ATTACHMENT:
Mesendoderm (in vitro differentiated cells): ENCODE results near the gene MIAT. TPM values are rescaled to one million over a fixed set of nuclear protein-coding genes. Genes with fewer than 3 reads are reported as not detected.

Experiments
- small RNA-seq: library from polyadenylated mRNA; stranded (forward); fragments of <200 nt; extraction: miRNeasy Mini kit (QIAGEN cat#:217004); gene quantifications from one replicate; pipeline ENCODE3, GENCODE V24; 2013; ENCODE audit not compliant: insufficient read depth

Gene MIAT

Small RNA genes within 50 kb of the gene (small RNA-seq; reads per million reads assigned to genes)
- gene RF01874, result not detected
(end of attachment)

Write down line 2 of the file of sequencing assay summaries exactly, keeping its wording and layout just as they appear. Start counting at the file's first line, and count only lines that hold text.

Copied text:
Experiments